Chuck Close and Duane Michals.

by Tim Soter

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When I first was looking for apartments in NYC having just graduated from a school in Pennsylvania, I spent a day in of 1994 wandering around downtown Manhattan which was the only part of the city I knew.  And by “knew” I mean I only really recognized the enormous exterior sculpture on the side of a building on Houston street, right off of Broadway.  (I now know it’s a piece from the early 70s called “The Wall” by artist Forrest Myers.)  From there I could get my bearings and take a right and just a block away was Keith Haring’s Pop Shop.  And that was where I went on every visit to New York.  Which in total was maybe four trips, some in High School, before settling here.

Well on this day as I crossed Houston I saw a face that I recognized from magazines and books coming towards me.  As he passed by I said in a chipper voice, “Hey Chuck!”  and he responded with an appropriate and polite wave without slowing down.  Now I was so excited because this confirmed that once I moved here I would run into everyone who I had ever admired.  It would be reality Disneyland with the Big Apple fully stocked with all of the characters that I had read about in Interview and ArtNews.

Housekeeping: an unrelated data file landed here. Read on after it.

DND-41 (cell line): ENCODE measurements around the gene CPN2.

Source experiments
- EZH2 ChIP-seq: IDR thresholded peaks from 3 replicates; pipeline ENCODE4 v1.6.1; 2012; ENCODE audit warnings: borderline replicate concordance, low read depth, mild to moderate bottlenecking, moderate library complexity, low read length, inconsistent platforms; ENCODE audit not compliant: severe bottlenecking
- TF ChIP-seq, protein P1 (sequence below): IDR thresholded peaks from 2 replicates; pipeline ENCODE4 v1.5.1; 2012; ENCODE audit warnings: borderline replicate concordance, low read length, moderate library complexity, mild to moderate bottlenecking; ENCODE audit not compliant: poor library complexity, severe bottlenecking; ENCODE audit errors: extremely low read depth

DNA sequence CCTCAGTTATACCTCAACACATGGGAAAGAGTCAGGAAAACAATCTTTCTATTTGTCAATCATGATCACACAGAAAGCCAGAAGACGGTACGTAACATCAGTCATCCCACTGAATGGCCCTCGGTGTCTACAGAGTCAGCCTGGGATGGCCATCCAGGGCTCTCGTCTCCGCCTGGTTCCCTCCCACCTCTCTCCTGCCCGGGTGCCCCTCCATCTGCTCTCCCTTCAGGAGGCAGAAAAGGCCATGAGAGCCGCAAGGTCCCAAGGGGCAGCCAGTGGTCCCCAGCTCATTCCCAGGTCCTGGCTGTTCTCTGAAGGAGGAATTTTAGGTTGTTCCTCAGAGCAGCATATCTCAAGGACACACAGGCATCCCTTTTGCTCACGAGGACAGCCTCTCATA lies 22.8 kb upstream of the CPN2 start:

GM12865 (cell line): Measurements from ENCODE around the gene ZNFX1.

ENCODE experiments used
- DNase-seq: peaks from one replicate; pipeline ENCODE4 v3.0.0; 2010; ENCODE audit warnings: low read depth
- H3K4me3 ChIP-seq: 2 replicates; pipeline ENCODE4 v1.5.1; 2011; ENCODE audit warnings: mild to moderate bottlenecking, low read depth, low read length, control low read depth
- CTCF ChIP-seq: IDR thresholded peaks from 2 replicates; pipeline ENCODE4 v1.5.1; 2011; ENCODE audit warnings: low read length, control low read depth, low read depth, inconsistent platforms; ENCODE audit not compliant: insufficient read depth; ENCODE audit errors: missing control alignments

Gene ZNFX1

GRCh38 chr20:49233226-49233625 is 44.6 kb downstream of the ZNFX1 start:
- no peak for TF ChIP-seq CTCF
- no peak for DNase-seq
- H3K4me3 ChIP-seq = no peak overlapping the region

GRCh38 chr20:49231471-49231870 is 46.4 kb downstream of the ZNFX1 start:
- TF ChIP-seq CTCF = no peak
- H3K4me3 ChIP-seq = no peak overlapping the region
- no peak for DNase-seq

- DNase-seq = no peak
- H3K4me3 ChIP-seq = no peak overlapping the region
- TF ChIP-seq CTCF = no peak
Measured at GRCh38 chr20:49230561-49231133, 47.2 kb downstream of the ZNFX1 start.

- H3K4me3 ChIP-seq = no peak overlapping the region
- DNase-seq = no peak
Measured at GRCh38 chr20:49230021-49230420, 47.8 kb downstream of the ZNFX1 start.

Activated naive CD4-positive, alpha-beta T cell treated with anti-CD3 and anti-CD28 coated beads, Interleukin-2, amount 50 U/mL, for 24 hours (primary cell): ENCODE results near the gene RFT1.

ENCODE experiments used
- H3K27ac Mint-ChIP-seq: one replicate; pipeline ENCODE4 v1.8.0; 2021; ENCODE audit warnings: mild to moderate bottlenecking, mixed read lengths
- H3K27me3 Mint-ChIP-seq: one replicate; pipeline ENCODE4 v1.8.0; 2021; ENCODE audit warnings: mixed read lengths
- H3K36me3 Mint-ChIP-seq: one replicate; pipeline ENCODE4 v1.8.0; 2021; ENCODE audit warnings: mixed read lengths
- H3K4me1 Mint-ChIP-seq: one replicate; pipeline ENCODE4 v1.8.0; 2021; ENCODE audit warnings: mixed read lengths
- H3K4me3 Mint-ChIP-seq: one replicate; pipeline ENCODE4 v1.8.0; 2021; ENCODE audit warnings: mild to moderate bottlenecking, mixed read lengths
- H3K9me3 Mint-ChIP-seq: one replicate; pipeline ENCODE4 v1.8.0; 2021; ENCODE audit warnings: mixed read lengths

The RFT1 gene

Well I moved here and it was some time before I ran into someone like that again.  I would see Willem Defoe in SoHo all the time, but so did everyone else.  A year after the move I got a ticket to go to an opening at the Guggenheim where I ran into him again. Probably fueled by liquid courage I told him the story of how he “wrecked” my NY fantasy.  Not sure that it went over well but I managed to dig out a bad scan of a photo from that night.

And twenty years later I was helping another creative legend make a portrait of Chuck Close.

Duane Michals was shooting him for an upcoming portrait book, surprising that he hadn’t before. Both had collected each other’s work. Chuck offered, “I have more of your photos than of any other photographers.” Quite a compliment.

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Two pictures of Chuck Close that I made, twenty years apart.